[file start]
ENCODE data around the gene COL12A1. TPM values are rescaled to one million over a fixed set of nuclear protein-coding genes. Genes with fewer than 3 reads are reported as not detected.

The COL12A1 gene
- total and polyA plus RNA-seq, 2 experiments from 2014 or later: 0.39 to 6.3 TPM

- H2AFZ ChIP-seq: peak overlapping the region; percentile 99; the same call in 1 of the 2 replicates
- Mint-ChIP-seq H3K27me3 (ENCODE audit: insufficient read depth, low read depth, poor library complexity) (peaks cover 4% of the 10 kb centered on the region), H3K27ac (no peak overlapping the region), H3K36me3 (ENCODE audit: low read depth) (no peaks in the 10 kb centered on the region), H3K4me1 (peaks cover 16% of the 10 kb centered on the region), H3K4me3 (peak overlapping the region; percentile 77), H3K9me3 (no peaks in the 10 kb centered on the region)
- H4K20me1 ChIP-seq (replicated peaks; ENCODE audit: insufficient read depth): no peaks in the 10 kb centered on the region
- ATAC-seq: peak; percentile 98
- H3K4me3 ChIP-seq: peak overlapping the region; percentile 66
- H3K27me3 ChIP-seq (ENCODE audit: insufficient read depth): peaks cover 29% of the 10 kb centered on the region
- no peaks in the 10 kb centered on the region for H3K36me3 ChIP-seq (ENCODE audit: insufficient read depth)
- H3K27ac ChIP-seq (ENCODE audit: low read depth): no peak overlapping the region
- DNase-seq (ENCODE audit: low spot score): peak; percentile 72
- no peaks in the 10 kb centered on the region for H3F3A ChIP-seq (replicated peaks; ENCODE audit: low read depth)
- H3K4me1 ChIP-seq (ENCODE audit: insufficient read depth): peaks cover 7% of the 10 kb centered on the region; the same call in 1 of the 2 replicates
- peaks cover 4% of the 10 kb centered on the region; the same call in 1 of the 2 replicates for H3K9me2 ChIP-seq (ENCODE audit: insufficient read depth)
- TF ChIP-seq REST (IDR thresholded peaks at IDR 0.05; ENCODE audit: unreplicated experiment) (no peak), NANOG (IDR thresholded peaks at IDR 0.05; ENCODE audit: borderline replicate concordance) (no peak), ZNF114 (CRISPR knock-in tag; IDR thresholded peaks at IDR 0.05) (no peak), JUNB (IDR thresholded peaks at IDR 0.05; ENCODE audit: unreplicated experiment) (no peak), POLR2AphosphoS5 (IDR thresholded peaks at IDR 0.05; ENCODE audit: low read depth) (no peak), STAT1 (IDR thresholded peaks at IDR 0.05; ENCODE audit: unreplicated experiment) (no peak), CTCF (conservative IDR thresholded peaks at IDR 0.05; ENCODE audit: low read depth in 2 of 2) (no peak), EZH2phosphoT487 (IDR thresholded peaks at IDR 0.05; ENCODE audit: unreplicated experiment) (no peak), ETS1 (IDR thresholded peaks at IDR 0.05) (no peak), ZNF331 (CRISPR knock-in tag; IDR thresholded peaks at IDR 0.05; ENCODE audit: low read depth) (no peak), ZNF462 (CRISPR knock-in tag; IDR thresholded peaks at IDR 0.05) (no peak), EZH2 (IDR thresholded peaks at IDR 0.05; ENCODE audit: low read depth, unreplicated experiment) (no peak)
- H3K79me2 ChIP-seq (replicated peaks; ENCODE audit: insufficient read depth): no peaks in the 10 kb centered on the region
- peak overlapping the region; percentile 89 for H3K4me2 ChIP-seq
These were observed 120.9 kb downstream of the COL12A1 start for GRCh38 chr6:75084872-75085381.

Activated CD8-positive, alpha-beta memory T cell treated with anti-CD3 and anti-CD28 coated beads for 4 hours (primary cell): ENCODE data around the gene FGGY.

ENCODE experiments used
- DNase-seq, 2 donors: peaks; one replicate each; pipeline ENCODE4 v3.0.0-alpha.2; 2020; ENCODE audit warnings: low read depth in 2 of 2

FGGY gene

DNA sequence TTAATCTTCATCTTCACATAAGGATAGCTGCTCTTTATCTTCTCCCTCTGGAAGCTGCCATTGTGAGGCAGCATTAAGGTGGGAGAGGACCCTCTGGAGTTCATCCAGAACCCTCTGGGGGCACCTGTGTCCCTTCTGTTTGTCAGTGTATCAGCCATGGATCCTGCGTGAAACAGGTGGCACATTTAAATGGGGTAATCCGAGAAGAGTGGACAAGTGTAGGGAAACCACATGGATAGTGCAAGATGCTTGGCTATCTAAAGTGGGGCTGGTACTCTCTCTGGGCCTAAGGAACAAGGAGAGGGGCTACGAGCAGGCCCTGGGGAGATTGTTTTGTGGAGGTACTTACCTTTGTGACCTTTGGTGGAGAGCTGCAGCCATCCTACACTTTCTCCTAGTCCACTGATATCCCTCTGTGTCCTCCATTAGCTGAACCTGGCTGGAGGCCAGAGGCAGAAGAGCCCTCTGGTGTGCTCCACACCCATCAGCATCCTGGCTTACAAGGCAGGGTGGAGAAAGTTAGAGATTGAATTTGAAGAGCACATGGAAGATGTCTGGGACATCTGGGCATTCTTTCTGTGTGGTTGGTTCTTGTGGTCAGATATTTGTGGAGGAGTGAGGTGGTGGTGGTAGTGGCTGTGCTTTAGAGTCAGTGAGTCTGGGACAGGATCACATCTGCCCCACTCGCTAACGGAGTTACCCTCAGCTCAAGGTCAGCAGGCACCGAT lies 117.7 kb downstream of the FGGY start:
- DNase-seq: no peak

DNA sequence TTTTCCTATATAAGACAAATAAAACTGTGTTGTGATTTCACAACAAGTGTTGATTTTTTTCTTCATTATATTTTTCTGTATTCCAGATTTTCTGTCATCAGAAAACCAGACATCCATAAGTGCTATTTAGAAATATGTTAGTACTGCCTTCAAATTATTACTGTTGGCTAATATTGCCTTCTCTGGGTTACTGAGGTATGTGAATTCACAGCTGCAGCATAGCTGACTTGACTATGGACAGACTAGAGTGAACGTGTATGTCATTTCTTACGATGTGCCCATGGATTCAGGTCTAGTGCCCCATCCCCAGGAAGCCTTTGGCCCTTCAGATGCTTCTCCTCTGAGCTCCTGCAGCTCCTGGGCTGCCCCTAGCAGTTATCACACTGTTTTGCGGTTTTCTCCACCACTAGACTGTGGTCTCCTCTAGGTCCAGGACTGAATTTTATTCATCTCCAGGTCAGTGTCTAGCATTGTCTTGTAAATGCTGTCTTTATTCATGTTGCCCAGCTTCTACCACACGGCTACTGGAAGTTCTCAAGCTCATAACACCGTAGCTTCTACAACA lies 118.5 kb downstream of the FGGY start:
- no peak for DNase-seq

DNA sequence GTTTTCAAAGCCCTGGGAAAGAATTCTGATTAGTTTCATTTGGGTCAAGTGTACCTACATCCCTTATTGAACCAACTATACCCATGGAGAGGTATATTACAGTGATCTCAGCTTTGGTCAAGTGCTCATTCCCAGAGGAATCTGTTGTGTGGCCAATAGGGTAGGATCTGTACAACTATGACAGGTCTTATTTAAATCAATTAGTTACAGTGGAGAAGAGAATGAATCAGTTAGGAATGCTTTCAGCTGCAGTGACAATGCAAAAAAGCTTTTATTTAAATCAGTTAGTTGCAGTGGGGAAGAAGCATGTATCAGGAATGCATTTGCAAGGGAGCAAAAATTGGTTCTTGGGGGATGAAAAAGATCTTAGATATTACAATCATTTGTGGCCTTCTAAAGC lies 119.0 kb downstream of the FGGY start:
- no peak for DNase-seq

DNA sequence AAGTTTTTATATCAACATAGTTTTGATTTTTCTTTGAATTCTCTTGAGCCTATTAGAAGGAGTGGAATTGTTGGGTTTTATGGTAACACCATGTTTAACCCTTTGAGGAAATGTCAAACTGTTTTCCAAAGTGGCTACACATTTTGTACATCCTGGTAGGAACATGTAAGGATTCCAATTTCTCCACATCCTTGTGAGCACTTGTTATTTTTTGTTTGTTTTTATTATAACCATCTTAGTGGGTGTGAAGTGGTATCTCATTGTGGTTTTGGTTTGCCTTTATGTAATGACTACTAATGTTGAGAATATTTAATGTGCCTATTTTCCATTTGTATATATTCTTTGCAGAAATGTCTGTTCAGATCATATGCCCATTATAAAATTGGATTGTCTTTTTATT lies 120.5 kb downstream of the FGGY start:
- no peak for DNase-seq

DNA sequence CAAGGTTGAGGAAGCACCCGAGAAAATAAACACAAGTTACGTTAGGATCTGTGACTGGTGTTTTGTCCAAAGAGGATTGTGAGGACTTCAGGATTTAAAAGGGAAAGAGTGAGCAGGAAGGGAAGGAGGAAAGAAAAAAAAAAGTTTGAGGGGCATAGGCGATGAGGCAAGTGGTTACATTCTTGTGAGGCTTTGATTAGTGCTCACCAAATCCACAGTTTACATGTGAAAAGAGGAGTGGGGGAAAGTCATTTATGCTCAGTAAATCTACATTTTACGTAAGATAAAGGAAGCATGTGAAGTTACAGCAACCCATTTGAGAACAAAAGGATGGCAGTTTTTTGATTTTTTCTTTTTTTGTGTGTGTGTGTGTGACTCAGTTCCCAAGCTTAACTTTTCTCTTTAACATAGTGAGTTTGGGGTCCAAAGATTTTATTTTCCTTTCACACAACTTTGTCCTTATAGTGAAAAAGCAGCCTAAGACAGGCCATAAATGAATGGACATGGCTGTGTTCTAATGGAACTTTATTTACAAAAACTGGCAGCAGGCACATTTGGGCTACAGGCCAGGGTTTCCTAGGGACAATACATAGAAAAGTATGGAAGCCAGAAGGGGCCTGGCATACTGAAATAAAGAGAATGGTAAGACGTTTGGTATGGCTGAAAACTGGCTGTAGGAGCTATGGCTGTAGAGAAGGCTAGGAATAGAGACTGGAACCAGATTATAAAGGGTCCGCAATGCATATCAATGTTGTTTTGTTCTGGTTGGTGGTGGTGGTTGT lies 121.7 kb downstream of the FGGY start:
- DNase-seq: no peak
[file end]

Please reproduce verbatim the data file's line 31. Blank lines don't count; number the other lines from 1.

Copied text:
- no peak for DNase-seq